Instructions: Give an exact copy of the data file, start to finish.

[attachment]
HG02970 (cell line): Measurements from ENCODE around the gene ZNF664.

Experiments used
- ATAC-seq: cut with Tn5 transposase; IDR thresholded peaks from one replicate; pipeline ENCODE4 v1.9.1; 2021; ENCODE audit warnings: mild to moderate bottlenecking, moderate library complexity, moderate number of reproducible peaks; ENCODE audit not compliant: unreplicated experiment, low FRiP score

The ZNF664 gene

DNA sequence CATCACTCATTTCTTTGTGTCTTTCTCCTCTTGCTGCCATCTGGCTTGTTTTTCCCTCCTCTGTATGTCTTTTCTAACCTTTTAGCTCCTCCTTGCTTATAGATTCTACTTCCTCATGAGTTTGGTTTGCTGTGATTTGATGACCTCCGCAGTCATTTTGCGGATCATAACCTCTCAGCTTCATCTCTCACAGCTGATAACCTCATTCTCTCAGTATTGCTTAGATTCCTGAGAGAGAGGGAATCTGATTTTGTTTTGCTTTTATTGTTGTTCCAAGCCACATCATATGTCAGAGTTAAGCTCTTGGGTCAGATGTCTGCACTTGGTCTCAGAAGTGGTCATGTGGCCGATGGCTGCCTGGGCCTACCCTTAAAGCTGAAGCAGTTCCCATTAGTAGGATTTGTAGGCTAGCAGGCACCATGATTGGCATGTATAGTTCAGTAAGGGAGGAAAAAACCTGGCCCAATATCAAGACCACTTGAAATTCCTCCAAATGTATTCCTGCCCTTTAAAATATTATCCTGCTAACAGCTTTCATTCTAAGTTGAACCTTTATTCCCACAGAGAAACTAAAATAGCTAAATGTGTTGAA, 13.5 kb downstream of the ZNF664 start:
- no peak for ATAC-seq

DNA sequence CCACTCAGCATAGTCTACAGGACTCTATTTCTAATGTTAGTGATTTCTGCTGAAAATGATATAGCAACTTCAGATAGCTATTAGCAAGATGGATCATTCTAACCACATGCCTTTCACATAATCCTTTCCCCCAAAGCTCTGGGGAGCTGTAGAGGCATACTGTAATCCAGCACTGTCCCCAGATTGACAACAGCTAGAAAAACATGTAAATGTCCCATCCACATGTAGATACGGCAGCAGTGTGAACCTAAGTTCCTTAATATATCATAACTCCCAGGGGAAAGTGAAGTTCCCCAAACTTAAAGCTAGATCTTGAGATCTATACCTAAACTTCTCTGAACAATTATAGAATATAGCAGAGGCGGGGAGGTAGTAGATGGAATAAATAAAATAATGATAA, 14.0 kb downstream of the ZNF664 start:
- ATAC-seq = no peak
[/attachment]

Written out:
HG02970 (cell line): Measurements from ENCODE around the gene ZNF664.

Experiments used
- ATAC-seq: cut with Tn5 transposase; IDR thresholded peaks from one replicate; pipeline ENCODE4 v1.9.1; 2021; ENCODE audit warnings: mild to moderate bottlenecking, moderate library complexity, moderate number of reproducible peaks; ENCODE audit not compliant: unreplicated experiment, low FRiP score

The ZNF664 gene

DNA sequence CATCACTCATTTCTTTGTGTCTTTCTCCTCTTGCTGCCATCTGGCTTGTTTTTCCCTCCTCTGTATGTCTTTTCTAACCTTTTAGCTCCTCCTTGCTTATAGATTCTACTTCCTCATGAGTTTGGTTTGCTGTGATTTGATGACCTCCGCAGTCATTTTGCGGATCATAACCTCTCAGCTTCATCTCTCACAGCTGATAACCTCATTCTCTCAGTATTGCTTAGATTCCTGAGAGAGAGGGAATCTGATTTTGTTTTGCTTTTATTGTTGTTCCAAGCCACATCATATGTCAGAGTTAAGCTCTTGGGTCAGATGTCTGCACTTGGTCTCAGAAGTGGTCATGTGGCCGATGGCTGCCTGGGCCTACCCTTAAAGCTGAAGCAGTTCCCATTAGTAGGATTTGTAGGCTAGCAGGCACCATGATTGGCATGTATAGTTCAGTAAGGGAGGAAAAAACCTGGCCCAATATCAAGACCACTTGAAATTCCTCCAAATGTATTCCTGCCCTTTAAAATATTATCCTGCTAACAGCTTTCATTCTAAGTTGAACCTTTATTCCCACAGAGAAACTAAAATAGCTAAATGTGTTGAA, 13.5 kb downstream of the ZNF664 start:
- no peak for ATAC-seq

DNA sequence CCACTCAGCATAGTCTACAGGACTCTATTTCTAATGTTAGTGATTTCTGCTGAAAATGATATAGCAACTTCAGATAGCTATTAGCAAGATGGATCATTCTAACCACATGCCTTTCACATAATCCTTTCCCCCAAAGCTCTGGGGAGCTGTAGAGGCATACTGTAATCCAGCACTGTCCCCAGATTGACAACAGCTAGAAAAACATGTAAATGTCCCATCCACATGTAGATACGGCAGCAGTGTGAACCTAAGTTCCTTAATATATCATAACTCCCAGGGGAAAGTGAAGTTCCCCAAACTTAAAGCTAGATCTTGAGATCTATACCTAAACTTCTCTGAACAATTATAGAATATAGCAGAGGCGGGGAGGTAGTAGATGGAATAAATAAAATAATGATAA, 14.0 kb downstream of the ZNF664 start:
- ATAC-seq = no peak